July 13, 2013
Speed Secrets Saturday: Rain.
One of the great pleasures of publishing Axis of Oversteer has been the chance to meet some of you readers, even if just virtually. I'm always amazed to to find out who stops by here and I take it as a personal badge of honor to count Ross Bentley among them.
Ross needs no introduction to many of you who have read his Speed Secrets series of books, required reading for anyone who loves doing what we do with cars. To supplement the book series Bentley has recently started a subscription newsletter, SPEED SECRETS WEEKLY, which will deliver articles penned by him and his extensive gang of some of the top driver coaches around, directly to your inbox. Sweet, please check it out.
To give you a taste of the kind of valuable content you can access there, Bentley has agreed to write a series of articles for a new Axis series: Speed Secrets Saturday.
The first piece is about driving in the rain and along with Ross, my thanks go to another great Axis friend, Jamey Price who has gone through his archive and choose these fantastic wet racing shots.
For another take on driving in the rain, have a look at "How I stopped worrying and learned to drive in the rain"
Racing In The Rain: Lessons from Enzo by Ross Bentley
Racing in the rain. Drivers either love it or hate it. There are very few drivers that have a “take it or leave it” attitude towards splashing around a race track. And drivers that hate the rain think that drivers that love it are either weird or stupid – or both.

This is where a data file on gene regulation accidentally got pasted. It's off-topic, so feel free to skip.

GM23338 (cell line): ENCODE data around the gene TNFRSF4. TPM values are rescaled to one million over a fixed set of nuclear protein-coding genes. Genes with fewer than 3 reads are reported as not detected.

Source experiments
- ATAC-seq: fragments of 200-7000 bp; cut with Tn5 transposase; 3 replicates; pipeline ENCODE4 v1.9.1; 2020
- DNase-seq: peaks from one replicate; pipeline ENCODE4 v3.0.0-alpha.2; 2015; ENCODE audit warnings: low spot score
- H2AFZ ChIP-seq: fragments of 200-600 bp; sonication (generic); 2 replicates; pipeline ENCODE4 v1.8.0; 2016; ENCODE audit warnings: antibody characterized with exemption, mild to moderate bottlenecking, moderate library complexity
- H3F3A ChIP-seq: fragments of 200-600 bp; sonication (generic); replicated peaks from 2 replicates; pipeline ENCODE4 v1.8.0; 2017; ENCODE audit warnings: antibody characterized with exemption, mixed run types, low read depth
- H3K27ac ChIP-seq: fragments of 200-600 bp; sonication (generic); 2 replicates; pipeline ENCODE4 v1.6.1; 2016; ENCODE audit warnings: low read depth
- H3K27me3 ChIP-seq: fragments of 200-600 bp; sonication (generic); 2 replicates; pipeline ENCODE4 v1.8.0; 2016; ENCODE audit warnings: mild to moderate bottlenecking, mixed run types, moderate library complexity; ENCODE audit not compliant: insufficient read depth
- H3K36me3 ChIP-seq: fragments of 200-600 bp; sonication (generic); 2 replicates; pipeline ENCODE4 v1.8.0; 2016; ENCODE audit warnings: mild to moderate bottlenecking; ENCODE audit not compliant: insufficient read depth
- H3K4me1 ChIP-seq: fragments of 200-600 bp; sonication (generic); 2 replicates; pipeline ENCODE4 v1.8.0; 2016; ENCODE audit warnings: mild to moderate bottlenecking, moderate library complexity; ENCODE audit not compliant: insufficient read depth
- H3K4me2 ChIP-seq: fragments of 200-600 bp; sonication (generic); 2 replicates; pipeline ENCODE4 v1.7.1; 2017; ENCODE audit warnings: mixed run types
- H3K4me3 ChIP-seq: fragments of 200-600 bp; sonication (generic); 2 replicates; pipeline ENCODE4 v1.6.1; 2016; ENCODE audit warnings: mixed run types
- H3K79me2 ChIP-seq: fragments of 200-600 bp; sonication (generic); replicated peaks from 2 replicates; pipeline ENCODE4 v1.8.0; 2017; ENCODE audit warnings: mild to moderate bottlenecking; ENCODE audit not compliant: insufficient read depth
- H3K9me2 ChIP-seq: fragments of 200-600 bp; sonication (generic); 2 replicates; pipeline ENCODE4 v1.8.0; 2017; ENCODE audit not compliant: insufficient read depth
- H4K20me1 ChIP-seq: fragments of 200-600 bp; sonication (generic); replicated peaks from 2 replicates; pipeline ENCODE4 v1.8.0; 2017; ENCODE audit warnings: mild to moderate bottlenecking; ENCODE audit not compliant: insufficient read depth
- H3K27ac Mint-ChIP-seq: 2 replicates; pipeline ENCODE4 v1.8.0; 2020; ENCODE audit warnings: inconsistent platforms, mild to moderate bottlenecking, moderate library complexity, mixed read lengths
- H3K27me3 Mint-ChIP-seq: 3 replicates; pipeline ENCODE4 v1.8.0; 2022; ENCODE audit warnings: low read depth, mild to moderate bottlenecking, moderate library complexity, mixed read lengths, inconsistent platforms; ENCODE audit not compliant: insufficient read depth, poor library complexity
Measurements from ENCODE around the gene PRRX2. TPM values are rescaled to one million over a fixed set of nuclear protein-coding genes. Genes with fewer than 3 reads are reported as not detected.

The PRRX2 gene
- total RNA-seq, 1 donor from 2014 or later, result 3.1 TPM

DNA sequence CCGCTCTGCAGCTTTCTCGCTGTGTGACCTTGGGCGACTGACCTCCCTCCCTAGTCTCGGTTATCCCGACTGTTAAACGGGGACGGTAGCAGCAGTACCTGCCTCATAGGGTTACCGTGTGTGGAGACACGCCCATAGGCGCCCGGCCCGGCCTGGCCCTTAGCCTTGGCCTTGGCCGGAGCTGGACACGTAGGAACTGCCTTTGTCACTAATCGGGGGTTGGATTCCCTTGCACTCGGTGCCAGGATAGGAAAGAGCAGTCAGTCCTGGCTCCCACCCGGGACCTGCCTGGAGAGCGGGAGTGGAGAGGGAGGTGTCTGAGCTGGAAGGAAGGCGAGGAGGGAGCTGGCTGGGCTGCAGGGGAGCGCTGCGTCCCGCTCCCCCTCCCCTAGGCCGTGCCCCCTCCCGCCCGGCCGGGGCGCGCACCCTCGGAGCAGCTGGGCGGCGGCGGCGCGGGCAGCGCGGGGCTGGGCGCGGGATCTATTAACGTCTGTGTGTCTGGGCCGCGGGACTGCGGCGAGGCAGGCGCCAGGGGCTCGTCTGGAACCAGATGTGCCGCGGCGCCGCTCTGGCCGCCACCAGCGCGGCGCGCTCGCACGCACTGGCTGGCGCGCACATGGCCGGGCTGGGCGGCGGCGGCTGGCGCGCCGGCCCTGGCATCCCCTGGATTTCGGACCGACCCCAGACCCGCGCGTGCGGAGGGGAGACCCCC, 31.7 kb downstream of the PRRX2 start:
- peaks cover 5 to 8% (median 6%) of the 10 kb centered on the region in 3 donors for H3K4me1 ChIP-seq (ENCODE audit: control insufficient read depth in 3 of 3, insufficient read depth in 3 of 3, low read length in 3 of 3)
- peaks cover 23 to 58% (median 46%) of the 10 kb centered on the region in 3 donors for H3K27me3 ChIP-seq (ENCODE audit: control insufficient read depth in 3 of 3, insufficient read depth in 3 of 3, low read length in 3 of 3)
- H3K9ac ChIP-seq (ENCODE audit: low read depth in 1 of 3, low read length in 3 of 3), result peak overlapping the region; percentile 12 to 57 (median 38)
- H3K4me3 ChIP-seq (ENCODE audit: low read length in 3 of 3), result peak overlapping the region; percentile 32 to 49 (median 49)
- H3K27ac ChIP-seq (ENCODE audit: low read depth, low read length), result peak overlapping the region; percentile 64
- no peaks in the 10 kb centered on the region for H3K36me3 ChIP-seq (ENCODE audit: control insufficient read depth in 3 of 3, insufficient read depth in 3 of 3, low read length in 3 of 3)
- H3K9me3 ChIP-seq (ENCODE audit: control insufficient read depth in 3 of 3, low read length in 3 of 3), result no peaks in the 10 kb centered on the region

I love racing in the rain.
That means that, depending on how you feel about wet race tracks, I now know what you think of me. But that’s okay, as long as you don’t get in my way as I slip and slide my way around. Don’t get in the way of my fun, please.
To borrow a line or two from my friend, Garth Stein, author of the best-selling novel The Art of Racing in the Rain, “I know this much about racing in the rain. I know it is about balance. It is about anticipation and patience... [it is also] about the mind! It is about owning one's body... It is about believing that you are not you; you are everything. And everything is you.”
Hmmm… What does Garth know that will make you faster in the rain? Actually, if you’ve read The Art of Racing in the Rain, you know that it’s Enzo, the dog, who says this. And after many years of studying racing, he knows best. In fact, if he had had opposable thumbs, he’d have proven his point by getting behind the wheel himself. Bark, bark.
Having spent some time coaching Enzo… err, Garth, let me share with you a few of my favorite Speed Secrets for racing in the rain – or just quickly navigating your way around a wet circuit in any kind of driving event.
1. Initiate slowly, react quickly.
All of your inputs must be made as slowly, gently and smoothly as you possibly can make them. That includes your steering, throttle and braking movements. Did you notice I didn’t just refer to the brake application? That’s because it’s not just how you apply the brakes, but perhaps even more importantly, how you release them. Same with your steering – your steering output (meaning, how you unwind the steering) is just as important.
So, your goal is to make every deliberate movement of the controls as slowly as possible, as that will make you smoother, increasing overall traction.
But, when it’s time to react to the car sliding, do it quickly. Don’t let the car get too far out of line, otherwise you’ll get “behind in your steering” (as one NASCAR driver said years ago about why he spun out).